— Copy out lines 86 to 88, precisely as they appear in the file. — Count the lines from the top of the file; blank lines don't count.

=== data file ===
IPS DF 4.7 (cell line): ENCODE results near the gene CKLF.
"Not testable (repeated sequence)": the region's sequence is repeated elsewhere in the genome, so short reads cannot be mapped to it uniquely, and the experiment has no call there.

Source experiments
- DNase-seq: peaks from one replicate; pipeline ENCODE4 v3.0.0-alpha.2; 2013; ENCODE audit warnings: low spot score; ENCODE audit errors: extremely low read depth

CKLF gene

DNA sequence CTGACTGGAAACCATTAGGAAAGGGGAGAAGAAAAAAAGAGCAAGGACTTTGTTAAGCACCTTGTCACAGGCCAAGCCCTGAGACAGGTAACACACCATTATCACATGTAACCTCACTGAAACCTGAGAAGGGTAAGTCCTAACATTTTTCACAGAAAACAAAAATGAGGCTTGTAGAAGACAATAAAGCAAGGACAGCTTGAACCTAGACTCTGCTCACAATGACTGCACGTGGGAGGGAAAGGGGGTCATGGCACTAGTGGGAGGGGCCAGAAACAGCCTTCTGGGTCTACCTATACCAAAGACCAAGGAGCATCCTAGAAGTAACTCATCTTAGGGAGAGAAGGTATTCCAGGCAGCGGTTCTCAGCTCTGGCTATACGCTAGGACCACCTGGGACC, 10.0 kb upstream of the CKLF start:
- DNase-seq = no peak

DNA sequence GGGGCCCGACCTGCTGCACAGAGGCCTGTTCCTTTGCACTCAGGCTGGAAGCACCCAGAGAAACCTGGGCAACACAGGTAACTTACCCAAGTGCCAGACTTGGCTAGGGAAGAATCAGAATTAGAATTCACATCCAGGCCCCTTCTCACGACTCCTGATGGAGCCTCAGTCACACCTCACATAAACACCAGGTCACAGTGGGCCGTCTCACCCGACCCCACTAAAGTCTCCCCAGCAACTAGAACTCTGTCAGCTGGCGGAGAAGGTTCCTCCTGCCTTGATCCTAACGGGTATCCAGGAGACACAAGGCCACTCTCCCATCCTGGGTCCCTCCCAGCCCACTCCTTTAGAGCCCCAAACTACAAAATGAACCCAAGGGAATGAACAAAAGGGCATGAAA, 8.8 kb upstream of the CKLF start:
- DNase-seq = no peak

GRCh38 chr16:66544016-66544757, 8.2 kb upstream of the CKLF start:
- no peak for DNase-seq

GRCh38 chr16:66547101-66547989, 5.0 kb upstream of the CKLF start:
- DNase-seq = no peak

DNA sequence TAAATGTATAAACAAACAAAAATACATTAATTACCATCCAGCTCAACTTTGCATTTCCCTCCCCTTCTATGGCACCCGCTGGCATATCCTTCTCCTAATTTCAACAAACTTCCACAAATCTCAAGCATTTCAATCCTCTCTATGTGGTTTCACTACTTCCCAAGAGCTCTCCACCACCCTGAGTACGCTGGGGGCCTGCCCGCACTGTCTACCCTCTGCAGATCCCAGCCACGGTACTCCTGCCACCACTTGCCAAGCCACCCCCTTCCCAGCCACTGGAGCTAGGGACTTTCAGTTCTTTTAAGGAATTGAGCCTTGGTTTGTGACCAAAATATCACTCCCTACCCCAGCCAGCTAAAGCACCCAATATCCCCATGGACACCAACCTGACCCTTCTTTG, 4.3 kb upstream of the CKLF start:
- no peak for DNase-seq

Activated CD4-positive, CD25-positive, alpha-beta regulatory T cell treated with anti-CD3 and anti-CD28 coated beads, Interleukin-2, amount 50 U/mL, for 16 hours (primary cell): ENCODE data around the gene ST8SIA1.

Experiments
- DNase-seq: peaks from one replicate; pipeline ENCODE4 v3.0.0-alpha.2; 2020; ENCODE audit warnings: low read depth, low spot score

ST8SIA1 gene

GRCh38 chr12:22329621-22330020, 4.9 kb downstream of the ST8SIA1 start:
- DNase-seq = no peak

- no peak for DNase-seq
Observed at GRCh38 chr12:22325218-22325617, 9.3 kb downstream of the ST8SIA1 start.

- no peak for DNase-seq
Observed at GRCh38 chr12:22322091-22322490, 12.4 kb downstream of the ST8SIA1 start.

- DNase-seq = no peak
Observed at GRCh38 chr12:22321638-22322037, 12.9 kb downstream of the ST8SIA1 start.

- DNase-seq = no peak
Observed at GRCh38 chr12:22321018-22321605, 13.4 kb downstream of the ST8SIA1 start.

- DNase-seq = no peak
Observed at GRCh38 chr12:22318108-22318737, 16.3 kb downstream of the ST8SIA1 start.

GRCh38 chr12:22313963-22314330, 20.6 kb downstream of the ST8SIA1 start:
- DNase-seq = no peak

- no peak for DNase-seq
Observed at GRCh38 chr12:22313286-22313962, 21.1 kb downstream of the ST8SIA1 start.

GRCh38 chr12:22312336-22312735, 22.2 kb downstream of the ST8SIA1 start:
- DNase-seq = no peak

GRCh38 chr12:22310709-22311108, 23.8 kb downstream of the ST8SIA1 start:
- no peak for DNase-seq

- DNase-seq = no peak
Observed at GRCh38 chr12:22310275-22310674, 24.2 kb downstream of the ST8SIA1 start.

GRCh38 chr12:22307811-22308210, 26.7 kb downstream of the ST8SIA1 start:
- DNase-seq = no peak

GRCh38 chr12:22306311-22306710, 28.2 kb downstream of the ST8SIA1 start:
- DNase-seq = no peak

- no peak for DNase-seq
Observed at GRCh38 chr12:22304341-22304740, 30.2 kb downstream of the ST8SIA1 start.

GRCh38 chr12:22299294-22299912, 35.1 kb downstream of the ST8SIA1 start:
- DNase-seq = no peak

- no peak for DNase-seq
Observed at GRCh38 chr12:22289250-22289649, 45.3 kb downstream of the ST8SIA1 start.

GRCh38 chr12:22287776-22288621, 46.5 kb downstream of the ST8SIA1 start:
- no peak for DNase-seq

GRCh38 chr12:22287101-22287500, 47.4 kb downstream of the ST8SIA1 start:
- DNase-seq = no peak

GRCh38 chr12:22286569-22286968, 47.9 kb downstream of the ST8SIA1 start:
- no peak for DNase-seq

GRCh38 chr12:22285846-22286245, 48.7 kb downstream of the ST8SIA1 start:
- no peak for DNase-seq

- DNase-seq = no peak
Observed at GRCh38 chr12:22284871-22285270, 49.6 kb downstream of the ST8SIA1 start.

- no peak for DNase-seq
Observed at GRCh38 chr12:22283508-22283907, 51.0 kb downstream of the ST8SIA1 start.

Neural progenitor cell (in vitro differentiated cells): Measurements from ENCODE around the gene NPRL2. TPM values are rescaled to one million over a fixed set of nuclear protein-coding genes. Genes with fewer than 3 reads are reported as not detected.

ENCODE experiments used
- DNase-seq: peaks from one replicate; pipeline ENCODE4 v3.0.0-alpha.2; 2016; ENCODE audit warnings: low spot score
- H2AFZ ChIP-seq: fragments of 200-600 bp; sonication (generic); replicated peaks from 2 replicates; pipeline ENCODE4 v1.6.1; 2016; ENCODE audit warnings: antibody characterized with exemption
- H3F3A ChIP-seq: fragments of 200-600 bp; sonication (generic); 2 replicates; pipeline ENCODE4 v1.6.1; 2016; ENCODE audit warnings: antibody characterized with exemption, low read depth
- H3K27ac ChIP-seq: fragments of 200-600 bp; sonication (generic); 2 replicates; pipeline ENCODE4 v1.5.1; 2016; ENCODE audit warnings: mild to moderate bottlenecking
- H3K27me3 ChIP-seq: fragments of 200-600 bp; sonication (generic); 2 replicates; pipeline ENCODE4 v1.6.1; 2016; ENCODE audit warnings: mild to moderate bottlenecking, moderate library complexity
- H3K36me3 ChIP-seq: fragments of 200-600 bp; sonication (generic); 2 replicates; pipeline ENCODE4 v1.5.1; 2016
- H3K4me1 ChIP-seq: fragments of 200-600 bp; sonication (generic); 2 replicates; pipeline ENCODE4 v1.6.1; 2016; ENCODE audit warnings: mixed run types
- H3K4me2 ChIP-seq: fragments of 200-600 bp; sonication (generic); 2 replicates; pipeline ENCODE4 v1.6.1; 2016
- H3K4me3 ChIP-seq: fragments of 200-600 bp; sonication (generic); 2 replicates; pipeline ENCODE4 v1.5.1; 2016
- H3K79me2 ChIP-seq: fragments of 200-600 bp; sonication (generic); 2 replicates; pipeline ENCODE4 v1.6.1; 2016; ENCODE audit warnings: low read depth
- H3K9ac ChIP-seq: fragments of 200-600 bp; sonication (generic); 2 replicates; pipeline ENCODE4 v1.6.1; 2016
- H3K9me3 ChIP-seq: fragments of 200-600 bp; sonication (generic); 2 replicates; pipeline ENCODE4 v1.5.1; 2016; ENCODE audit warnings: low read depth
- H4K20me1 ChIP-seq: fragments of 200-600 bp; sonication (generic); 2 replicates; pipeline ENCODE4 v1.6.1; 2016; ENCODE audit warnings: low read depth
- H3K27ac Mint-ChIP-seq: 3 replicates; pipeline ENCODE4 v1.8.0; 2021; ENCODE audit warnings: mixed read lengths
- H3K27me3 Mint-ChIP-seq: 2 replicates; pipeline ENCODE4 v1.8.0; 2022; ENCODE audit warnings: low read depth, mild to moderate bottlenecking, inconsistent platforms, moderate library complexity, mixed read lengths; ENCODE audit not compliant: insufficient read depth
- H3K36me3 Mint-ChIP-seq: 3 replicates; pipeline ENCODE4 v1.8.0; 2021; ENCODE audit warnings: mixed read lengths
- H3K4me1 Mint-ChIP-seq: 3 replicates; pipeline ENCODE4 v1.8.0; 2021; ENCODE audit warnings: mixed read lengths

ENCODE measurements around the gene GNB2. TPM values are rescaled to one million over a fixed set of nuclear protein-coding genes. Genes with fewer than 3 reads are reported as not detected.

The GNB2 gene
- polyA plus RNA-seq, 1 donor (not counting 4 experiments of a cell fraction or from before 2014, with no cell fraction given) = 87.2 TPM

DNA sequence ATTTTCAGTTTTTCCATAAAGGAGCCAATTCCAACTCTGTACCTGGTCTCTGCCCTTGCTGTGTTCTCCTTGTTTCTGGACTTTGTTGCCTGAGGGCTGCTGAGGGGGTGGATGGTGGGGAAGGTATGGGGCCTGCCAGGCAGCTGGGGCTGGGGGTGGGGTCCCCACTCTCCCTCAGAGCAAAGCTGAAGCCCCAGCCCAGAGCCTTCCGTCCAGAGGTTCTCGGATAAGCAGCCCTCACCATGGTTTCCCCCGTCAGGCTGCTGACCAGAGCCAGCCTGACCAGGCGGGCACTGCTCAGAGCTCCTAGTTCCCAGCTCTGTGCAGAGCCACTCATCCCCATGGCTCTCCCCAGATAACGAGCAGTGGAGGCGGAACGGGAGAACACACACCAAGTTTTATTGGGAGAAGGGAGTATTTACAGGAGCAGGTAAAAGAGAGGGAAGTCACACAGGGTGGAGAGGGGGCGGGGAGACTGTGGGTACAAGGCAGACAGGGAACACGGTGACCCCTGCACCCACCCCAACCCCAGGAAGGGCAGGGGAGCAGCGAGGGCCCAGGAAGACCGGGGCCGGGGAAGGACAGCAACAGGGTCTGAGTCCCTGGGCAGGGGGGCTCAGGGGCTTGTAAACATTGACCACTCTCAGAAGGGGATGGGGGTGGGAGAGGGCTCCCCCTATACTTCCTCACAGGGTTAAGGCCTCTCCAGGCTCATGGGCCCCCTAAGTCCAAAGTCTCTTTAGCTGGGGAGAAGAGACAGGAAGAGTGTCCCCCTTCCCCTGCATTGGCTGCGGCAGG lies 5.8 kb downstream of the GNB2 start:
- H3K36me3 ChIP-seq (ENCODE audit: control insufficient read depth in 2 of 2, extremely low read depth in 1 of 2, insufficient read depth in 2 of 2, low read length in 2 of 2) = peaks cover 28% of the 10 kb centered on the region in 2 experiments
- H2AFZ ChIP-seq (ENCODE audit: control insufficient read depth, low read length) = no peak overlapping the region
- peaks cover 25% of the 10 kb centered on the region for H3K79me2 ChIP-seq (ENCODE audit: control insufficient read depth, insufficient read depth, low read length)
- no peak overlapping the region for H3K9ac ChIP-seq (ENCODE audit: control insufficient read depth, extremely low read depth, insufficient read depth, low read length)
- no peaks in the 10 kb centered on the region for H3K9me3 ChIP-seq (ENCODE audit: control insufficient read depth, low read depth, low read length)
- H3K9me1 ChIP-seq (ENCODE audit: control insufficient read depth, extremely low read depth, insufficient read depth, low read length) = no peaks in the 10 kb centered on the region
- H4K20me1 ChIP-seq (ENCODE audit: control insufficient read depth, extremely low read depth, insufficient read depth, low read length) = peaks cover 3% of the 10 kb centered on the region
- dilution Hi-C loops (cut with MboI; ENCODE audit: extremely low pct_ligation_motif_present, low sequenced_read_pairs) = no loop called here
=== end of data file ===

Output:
DNA sequence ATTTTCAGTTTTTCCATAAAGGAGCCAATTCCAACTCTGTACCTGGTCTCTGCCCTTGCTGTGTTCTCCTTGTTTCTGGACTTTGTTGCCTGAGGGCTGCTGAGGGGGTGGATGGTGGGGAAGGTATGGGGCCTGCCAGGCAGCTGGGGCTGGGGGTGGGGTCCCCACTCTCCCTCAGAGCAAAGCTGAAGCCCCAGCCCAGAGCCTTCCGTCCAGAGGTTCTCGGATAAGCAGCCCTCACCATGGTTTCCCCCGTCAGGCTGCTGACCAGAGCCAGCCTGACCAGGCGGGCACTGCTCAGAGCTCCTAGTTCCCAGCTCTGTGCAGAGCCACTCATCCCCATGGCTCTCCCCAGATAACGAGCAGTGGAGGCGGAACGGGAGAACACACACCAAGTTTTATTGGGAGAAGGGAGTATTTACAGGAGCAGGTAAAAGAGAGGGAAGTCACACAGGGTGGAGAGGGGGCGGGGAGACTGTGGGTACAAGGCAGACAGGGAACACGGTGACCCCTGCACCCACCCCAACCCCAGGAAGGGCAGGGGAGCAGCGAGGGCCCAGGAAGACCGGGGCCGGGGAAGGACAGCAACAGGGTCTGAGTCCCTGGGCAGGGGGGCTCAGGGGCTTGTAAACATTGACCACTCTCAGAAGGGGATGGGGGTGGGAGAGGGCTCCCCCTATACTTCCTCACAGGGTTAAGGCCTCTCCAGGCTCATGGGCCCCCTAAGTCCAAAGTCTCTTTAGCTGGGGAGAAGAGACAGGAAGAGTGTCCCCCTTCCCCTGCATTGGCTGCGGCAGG lies 5.8 kb downstream of the GNB2 start:
- H3K36me3 ChIP-seq (ENCODE audit: control insufficient read depth in 2 of 2, extremely low read depth in 1 of 2, insufficient read depth in 2 of 2, low read length in 2 of 2) = peaks cover 28% of the 10 kb centered on the region in 2 experiments
- H2AFZ ChIP-seq (ENCODE audit: control insufficient read depth, low read length) = no peak overlapping the region